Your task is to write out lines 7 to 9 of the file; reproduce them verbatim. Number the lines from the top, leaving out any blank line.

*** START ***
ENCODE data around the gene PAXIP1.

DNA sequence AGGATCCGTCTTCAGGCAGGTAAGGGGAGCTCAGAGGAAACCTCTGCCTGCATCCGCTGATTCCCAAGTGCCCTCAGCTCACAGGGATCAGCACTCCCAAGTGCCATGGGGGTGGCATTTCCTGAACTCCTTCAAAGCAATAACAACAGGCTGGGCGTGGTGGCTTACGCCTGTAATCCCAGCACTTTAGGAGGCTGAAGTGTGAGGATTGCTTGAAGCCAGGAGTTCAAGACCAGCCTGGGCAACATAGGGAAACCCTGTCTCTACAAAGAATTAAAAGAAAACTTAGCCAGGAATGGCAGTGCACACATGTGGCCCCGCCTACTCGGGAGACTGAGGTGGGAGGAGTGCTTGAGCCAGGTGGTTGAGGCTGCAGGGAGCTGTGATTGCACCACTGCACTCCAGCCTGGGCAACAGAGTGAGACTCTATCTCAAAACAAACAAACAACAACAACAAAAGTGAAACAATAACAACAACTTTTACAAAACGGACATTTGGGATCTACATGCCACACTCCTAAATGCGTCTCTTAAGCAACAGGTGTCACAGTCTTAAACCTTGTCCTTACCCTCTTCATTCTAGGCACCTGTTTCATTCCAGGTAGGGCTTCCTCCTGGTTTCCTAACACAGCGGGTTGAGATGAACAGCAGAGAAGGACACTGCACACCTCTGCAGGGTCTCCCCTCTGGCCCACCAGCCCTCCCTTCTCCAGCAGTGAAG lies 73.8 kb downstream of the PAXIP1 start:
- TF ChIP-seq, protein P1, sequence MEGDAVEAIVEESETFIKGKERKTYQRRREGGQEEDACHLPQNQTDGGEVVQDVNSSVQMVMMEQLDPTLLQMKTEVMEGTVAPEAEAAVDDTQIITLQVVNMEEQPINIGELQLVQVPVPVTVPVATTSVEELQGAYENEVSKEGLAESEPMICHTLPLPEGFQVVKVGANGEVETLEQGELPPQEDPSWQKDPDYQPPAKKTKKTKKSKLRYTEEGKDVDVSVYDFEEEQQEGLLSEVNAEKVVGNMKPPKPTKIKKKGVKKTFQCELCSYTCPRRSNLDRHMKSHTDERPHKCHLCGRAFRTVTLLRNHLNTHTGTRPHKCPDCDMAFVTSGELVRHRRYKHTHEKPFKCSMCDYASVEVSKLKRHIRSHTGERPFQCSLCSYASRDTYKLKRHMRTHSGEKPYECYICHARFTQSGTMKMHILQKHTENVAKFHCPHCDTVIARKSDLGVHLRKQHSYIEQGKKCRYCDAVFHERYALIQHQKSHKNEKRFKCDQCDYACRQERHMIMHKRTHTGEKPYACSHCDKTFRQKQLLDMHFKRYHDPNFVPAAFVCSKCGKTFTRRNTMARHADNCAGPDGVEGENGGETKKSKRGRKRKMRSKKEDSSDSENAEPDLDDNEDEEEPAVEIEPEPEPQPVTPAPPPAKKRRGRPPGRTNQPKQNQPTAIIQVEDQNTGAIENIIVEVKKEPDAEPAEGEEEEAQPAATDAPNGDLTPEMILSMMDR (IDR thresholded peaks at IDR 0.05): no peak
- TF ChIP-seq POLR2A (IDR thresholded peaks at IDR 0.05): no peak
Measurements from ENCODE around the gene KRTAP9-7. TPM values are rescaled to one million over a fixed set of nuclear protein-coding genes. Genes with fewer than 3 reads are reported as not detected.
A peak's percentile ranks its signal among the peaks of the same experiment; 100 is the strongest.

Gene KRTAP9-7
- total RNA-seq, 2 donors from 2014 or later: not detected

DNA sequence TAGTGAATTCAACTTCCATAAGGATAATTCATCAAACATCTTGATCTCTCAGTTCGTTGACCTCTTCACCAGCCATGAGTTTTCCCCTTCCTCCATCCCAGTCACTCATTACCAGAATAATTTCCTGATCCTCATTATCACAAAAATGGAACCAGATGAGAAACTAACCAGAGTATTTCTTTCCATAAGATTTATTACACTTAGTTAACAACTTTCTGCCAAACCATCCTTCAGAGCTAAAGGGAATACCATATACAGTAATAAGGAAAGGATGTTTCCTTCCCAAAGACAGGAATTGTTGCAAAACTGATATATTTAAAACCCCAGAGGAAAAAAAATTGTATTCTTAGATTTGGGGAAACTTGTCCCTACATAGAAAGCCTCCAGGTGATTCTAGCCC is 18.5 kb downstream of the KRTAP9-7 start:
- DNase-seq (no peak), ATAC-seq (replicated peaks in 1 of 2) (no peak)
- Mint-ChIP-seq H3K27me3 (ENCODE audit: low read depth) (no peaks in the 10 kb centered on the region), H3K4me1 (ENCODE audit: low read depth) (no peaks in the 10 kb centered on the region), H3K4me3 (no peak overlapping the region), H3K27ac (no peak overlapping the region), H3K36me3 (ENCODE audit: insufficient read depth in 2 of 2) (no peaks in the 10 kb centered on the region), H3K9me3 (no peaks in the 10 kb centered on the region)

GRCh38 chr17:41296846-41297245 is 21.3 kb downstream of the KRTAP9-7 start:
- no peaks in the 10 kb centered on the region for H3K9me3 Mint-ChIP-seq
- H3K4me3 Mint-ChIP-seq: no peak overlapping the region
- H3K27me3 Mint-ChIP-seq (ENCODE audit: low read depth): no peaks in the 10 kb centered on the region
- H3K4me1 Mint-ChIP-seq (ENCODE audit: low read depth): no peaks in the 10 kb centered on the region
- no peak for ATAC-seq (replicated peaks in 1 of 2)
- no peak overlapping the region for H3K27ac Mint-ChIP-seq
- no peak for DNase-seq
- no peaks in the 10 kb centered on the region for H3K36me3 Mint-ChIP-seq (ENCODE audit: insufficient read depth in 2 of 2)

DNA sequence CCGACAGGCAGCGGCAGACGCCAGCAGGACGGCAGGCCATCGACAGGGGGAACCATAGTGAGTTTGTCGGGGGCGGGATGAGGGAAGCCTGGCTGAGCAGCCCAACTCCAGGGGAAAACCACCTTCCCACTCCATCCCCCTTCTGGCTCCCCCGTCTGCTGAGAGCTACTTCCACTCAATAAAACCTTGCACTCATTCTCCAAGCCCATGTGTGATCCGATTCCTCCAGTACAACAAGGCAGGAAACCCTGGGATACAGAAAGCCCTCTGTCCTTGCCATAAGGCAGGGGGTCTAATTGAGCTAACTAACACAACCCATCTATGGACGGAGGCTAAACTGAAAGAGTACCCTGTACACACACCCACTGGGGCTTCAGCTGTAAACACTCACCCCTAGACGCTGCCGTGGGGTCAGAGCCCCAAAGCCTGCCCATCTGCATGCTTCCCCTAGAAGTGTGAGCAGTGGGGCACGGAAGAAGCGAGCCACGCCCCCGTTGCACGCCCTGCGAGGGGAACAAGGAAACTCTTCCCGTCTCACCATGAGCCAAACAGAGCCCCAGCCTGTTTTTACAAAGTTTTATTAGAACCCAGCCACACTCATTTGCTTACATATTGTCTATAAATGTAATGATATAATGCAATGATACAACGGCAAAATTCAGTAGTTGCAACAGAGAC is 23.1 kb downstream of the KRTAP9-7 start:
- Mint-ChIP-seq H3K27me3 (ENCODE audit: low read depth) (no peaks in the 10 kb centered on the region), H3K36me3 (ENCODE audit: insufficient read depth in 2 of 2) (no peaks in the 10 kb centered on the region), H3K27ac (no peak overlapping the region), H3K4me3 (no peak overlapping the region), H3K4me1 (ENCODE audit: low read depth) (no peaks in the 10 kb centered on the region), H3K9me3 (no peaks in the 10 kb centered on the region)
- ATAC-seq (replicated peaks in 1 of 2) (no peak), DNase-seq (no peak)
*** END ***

Gene KRTAP9-7
- total RNA-seq, 2 donors from 2014 or later: not detected

DNA sequence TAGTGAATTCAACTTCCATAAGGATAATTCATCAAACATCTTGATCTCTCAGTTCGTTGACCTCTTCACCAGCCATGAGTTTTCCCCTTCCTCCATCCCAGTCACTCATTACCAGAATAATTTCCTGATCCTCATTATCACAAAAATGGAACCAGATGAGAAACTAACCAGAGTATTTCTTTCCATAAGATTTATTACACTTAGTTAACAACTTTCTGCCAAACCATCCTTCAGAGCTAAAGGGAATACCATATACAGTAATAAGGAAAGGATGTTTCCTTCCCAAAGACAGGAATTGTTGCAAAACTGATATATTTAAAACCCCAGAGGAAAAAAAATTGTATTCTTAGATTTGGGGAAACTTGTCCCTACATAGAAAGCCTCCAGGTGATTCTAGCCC is 18.5 kb downstream of the KRTAP9-7 start: